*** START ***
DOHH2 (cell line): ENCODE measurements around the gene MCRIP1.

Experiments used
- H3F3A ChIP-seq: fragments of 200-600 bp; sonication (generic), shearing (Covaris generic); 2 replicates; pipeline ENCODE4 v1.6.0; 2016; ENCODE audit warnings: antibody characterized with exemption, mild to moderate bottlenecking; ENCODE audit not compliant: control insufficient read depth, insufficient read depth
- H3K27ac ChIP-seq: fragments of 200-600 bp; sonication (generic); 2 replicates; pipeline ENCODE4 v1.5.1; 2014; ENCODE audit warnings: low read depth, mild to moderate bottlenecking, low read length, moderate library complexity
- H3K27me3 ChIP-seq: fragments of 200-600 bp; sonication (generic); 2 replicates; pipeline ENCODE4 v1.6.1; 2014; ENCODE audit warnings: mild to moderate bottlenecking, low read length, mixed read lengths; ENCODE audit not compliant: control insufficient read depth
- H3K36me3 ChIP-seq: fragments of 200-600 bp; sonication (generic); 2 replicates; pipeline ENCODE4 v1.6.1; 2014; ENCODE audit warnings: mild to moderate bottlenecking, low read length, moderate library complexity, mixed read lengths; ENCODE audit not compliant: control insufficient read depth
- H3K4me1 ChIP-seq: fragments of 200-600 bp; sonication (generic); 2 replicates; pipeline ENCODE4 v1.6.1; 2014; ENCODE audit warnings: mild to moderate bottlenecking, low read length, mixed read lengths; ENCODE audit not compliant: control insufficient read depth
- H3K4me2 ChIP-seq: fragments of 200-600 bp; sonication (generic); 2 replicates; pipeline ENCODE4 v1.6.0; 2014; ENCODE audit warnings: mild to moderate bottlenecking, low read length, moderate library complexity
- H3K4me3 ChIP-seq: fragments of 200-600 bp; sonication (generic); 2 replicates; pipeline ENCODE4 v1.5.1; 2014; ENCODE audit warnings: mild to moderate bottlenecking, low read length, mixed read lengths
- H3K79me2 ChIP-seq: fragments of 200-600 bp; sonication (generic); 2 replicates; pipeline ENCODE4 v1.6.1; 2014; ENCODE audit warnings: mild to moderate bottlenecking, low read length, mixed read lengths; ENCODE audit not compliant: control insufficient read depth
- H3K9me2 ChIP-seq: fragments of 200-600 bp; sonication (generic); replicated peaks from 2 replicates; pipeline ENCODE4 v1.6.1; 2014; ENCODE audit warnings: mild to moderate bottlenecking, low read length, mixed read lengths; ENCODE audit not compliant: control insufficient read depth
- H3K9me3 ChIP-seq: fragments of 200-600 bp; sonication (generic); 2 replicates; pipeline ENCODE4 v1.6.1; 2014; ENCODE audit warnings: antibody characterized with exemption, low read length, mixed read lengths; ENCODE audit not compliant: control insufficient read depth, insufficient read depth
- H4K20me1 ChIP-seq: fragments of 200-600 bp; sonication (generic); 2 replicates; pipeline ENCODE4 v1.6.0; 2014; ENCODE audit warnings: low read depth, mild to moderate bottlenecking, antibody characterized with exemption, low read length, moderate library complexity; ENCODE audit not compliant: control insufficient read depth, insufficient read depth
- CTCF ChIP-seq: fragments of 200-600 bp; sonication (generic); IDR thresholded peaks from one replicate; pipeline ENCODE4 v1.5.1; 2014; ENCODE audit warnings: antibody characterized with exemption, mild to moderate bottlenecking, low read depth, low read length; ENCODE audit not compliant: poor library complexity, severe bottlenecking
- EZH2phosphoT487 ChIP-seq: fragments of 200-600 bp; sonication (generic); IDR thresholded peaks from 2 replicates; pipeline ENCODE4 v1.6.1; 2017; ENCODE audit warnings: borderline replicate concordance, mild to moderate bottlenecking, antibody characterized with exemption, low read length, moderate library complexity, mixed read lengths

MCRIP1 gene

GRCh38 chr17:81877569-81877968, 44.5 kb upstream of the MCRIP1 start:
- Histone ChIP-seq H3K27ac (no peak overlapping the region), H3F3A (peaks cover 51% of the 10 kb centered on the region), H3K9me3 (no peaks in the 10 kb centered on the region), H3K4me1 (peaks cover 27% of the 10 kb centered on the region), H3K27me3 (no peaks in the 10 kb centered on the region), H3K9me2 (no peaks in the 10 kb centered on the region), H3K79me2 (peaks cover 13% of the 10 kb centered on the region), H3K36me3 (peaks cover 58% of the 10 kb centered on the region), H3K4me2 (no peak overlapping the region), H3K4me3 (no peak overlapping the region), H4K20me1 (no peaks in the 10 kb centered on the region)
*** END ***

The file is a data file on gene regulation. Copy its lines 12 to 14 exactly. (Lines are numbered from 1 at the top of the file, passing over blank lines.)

- H3K9me3 ChIP-seq: fragments of 200-600 bp; sonication (generic); 2 replicates; pipeline ENCODE4 v1.6.1; 2014; ENCODE audit warnings: antibody characterized with exemption, low read length, mixed read lengths; ENCODE audit not compliant: control insufficient read depth, insufficient read depth
- H4K20me1 ChIP-seq: fragments of 200-600 bp; sonication (generic); 2 replicates; pipeline ENCODE4 v1.6.0; 2014; ENCODE audit warnings: low read depth, mild to moderate bottlenecking, antibody characterized with exemption, low read length, moderate library complexity; ENCODE audit not compliant: control insufficient read depth, insufficient read depth
- CTCF ChIP-seq: fragments of 200-600 bp; sonication (generic); IDR thresholded peaks from one replicate; pipeline ENCODE4 v1.5.1; 2014; ENCODE audit warnings: antibody characterized with exemption, mild to moderate bottlenecking, low read depth, low read length; ENCODE audit not compliant: poor library complexity, severe bottlenecking